The Joy of Transformation
Updated: May 2
Spring is here and I cannot get enough of all of the blooming everywhere. The forsythia, the tulips, the cherry blossoms all seem particularly lush and vibrant after such a bleak year.
New York City certainly puts on a show, so much so that it is hard to remember what those same trees or plots of land looked like just a few short weeks ago. The change from drab and unremarkable to can't-take-your-eyes-off-it wonderful lifts my spirits.
Similarly, in the work I do, the joy for me is in the transformation. I love the process of getting there, but my very favorite day on each project is when the protection is removed and everything is revealed. The more wrecked and drab a space is, the more opportunity for transformation. Sometimes that involves moving walls around and reconfiguring spaces. Sometimes it is as simple as better lighting, fresh paint, some new throw pillows, or fixing things that are broken. We recently replaced a long broken storm door leading to our kitchen, and I feel so good every time I go through it. Of course, I love a whole space dramatic change, but the truth is, even the simplest things can lift your spirit and enliven a space.
When I start a new project I always make sure to take "before" pictures, so I can capture the changes. To highlight some of these transformations, I recently added a “before and after” section to the project gallery on my website.
Here are a few of our transformations. Note: my photographer is really talented so sometimes even the projects in the worst before condition are eerily beautiful, not that there are any regrets In doing the work! In fact, I like the idea of honoring the lives that went before there in a respectful way, before turning to the future.
Some projects take more work to find and reveal their beauty, but this one was easy to see its potential the moment I stepped into the space, in spite of its dated decor and awkward layout. It is located in a 1930’s era building with streamlined, south facing windows, set in curved walls typical of the Art Deco period. Even though the space was terribly dated and drab, and the previous tenants had covered those windows with heavy draperies and dark colors, I knew that if all I did was uncover the windows to let the light in and give it a new paint job, it would be a dramatic change.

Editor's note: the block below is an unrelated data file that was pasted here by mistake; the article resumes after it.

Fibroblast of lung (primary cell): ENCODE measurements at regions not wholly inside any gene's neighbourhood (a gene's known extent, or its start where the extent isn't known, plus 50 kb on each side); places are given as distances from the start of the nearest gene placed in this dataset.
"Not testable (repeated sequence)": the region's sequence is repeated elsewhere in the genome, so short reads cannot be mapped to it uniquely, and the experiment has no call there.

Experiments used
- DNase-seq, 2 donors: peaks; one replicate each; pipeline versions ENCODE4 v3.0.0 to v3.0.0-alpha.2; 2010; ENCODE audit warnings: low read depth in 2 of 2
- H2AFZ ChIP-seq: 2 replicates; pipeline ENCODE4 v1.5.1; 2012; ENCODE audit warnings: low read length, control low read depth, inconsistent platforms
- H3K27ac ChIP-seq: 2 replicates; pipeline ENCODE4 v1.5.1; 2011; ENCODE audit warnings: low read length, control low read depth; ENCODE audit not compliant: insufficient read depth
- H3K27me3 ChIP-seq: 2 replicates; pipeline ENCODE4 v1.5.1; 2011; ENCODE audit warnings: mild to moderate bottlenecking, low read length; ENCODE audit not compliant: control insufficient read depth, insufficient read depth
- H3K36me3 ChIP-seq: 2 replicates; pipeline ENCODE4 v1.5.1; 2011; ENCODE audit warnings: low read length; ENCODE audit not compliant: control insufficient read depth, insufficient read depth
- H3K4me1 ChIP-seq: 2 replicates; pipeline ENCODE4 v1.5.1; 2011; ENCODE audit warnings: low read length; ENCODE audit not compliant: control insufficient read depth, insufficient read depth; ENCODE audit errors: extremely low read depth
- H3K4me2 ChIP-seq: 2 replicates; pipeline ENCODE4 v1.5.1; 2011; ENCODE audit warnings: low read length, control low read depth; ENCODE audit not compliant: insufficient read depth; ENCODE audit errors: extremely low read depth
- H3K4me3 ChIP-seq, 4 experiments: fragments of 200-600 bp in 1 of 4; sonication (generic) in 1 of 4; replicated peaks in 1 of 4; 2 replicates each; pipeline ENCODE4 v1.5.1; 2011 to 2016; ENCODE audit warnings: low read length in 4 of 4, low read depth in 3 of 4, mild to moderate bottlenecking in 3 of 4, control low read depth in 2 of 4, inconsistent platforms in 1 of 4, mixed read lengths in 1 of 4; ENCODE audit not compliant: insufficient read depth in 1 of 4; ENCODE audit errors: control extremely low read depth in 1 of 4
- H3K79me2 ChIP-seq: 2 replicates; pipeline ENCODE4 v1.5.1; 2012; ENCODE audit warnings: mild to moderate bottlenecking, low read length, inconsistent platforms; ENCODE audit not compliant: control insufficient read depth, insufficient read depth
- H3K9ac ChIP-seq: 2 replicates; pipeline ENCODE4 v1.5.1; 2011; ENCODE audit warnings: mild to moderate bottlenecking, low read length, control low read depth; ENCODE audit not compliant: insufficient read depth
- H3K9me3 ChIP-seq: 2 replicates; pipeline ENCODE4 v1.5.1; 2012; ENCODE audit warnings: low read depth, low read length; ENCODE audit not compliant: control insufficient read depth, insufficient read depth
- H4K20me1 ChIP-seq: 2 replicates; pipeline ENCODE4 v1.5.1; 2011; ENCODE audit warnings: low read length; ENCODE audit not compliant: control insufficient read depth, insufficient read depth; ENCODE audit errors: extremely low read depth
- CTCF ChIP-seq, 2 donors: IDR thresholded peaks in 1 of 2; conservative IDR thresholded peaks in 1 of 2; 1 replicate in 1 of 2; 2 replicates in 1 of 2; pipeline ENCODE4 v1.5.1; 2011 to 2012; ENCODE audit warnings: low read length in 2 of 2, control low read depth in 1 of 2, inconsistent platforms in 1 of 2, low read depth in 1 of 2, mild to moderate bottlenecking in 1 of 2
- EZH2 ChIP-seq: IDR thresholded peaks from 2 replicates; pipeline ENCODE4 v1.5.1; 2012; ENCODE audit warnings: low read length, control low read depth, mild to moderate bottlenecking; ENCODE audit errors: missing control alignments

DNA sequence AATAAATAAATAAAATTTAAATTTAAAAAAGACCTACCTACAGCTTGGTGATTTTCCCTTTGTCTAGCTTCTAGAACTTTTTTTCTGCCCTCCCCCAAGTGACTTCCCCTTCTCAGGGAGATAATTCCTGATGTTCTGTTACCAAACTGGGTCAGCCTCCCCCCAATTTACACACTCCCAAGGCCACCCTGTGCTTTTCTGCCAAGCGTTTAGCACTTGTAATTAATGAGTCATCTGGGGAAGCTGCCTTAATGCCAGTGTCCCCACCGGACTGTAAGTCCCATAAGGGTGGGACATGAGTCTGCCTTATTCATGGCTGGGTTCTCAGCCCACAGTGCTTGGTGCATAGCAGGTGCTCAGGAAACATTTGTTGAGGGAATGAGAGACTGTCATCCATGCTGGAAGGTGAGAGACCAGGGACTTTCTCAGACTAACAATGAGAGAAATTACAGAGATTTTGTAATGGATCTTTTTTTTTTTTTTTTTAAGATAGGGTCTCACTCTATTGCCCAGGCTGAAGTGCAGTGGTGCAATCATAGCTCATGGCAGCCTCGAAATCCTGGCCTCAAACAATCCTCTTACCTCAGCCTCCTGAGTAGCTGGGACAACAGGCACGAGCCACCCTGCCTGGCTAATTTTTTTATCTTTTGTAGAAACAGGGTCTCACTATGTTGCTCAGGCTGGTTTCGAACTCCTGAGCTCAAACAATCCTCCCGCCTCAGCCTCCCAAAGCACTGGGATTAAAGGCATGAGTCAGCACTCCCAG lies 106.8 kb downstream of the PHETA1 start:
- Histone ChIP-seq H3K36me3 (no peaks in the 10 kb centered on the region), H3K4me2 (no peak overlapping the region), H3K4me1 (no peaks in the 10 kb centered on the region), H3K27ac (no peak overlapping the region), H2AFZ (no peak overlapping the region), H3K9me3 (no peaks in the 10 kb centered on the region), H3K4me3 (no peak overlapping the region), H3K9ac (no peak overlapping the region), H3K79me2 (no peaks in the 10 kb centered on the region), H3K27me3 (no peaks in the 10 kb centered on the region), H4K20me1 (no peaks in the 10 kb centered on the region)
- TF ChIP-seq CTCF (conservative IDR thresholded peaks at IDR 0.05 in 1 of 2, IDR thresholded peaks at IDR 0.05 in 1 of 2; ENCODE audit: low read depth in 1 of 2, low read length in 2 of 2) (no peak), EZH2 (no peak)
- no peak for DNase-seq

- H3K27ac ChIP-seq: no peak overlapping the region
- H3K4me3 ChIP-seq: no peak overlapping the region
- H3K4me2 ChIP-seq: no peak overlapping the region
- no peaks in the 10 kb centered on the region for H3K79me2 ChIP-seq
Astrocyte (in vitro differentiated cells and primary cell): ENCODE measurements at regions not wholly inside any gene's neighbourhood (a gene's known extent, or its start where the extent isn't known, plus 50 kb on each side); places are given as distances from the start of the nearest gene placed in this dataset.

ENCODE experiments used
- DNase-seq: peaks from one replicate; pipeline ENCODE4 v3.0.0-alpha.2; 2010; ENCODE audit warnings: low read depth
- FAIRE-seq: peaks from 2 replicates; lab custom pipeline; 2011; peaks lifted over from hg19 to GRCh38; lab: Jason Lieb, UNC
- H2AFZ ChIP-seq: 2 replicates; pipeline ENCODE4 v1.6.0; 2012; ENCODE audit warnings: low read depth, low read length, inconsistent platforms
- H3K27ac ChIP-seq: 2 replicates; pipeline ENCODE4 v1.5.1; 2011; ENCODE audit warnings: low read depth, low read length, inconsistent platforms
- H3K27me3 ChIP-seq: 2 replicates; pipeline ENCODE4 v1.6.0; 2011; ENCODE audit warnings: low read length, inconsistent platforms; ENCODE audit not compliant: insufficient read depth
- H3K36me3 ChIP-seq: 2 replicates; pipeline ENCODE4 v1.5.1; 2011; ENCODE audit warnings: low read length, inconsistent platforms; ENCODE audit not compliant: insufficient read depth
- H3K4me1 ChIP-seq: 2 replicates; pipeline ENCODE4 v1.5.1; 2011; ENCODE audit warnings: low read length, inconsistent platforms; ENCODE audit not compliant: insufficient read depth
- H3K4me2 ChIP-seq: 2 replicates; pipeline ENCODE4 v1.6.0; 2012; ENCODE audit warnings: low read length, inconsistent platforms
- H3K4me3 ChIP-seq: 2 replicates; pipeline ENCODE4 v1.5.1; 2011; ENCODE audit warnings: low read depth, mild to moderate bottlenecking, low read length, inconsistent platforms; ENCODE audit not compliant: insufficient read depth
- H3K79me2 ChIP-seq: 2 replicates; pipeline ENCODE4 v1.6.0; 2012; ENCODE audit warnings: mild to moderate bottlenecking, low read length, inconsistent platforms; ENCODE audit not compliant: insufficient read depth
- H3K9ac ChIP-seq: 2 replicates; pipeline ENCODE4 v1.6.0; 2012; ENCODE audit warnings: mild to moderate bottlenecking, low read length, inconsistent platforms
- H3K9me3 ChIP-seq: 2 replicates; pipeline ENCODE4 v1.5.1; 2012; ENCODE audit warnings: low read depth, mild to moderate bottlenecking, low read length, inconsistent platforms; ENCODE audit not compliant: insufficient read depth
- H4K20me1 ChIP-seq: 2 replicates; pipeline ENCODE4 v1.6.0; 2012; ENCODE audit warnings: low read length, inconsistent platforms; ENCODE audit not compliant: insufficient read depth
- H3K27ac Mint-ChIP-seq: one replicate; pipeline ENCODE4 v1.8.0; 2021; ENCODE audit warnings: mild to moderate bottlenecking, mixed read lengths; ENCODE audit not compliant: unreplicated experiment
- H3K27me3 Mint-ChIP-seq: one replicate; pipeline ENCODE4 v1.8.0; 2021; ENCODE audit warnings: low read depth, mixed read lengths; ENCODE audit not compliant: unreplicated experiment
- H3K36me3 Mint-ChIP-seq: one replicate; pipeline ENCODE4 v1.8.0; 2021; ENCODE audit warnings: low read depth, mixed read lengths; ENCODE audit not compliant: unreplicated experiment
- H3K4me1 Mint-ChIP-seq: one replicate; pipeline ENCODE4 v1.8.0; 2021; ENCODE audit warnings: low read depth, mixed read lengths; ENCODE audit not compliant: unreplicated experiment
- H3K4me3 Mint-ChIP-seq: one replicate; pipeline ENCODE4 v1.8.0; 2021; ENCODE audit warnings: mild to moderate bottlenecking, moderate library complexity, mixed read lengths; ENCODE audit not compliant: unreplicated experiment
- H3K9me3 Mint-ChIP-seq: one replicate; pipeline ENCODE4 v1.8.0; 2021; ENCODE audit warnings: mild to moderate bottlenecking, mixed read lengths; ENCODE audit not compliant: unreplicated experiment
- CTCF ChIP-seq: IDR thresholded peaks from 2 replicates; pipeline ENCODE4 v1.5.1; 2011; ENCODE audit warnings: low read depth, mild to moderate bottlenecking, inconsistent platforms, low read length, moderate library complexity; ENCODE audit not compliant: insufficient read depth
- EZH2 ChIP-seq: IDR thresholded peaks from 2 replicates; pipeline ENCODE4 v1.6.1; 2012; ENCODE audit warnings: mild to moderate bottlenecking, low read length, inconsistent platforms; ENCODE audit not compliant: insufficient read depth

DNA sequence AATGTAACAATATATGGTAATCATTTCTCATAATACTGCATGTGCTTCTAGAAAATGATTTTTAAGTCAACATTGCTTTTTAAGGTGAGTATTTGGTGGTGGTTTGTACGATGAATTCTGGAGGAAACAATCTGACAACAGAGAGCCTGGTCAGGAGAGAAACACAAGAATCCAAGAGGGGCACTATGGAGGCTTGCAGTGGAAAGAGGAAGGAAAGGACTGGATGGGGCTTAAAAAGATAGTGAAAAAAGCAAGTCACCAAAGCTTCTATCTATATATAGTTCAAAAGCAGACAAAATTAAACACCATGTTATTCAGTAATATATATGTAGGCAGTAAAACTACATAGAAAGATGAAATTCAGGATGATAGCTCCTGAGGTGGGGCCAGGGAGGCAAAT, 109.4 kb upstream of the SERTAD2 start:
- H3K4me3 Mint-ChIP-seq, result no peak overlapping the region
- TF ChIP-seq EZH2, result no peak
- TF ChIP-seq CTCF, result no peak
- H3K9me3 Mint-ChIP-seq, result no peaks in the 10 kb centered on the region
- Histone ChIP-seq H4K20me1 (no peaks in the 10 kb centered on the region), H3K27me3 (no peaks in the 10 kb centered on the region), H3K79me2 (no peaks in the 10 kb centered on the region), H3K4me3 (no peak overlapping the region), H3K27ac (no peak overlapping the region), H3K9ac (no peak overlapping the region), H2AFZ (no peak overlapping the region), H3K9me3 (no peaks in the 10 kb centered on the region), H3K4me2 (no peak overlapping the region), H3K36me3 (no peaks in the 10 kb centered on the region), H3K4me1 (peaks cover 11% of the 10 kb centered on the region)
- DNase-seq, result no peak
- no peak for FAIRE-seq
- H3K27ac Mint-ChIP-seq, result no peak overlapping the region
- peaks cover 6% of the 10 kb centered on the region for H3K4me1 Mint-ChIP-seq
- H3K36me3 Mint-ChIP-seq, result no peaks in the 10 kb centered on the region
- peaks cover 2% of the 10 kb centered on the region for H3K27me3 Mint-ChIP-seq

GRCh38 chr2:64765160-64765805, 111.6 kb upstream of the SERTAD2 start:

However, as the space was also oddly laid out and did not work for this set of doctors, I reconfigured the space to create a better flow to meet their needs. In doing so, I was able to add 2 more exam rooms, a medical equipment/lab room, more storage, and an additional consult room, allowing all three doctors in the practice to have their own private office, each with views of the street and lots of natural light.
West Side Riverfront
Most people would say this pre-war riverfront apartment was in move-in condition when the clients purchased it. In fact, the husband, who first spotted the place, thought all it needed was a minor paint job. His wife, however, had other plans. She appreciated the views and the elegant pre-war proportions of the place, but was interested in something more updated and open.
Along the way, we addressed a number of awkward issues with the plan, and even added a fireplace in the living room in the process. What started as a simple paint job turned into an entire renovation.
The dining room and kitchen felt cramped and awkward with too many built-ins and not enough light. We had to deal with a gas meter and immovable pipes in the wall between, but we were able to remove all the unnecessary built ins in the dining room, open up the spaces to each other, while still keeping some closed areas for storage and a bit of privacy and elegance that separate rooms create. The master bedroom, bath and closet area was chopped up and awkward. I reconfigured it to create a dressing area, a huge walk in closet and a more open bathroom with a huge walk in shower and free standing tub, and found space for a separate laundry room as well, a rare thing in New York City.
Minimalist Bachelor Pad
There was something kind of wonderful about the old metal cabinets, vintage wallpaper and appliances in the original galley kitchen, but it was time for a refresh as much of it was broken beyond repair. The owner wanted an open plan kitchen but we discovered too many pipes in the main wall so no way to open up towards the living room, which was our first choice. However, we were able to open up towards the den at one end. This was enough to bring in more light and create a bar counter at the end to further connect the two areas. We brought in lighter, brighter colors, glass fronted cabinets, and backsplash tiles to create light reflection and further open up the space, and a better plan which included hiding the washer and dryer in a cabinet and creating more counter space.
Connecticut Lake House
The Lake setting is spectacular, as is the original part of the house, designed by architect Alfredo Taylor. The challenge with the renovation here was how to respect the cherished work of a renowned architect, and rework the less appealing series of additions to bring it all together.
- Deborah Emery